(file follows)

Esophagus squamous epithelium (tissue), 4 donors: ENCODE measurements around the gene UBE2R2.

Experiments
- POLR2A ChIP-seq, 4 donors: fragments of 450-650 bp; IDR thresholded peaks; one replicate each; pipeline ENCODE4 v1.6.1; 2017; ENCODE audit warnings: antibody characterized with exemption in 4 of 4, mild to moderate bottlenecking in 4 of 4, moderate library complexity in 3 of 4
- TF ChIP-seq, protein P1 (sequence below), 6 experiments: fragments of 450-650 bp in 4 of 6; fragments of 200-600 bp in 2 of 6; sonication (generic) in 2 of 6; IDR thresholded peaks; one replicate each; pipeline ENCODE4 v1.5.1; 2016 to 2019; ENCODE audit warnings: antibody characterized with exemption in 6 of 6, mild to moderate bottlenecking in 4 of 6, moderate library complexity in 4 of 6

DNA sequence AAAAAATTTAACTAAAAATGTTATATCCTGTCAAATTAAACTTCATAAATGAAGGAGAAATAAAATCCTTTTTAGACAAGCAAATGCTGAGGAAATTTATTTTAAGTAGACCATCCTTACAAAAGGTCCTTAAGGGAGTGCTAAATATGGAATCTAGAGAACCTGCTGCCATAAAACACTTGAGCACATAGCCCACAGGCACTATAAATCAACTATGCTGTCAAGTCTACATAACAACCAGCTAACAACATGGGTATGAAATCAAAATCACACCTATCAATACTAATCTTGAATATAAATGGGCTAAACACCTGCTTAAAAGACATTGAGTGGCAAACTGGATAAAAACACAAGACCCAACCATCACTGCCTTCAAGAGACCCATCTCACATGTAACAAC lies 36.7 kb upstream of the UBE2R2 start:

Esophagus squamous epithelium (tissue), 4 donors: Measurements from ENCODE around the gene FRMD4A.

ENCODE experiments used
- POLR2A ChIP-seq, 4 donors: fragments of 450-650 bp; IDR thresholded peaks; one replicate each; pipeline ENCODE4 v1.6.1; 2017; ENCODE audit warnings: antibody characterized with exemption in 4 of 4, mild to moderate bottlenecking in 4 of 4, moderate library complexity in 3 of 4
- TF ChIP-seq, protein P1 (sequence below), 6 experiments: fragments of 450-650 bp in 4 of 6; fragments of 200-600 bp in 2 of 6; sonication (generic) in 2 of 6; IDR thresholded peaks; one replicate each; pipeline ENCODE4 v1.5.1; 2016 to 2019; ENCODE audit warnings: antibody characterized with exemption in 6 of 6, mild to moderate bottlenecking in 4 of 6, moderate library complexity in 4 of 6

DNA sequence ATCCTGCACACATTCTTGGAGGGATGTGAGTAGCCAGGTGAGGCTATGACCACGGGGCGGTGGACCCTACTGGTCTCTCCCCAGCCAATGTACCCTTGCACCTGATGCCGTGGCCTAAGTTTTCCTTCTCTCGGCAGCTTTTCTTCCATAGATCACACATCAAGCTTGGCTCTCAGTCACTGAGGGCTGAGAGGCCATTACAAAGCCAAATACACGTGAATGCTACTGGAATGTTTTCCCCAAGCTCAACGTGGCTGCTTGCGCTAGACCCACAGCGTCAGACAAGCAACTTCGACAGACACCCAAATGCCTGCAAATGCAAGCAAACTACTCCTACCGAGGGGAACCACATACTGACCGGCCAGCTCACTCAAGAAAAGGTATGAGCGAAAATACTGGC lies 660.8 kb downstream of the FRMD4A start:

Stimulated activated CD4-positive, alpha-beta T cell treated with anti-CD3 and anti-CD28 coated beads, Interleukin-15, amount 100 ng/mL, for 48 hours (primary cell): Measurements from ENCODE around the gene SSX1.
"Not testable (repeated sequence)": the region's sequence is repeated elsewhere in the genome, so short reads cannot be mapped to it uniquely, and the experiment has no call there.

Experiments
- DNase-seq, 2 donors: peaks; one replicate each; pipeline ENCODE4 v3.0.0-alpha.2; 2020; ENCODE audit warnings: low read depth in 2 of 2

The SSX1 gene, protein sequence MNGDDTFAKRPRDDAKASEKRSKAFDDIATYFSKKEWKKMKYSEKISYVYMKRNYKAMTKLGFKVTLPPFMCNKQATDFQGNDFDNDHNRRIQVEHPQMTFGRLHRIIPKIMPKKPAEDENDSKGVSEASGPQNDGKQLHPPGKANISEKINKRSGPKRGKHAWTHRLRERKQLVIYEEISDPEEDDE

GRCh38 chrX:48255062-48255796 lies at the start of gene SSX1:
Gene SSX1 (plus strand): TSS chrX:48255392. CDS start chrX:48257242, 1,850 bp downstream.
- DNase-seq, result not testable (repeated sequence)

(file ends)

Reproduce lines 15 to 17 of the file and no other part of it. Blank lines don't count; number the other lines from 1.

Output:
The SSX1 gene, protein sequence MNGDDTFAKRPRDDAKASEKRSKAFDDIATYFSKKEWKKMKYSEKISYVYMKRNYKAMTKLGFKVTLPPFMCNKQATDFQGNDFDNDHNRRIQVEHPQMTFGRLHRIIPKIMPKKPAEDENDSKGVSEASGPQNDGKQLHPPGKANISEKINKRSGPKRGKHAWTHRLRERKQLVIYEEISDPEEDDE

GRCh38 chrX:48255062-48255796 lies at the start of gene SSX1:
Gene SSX1 (plus strand): TSS chrX:48255392. CDS start chrX:48257242, 1,850 bp downstream.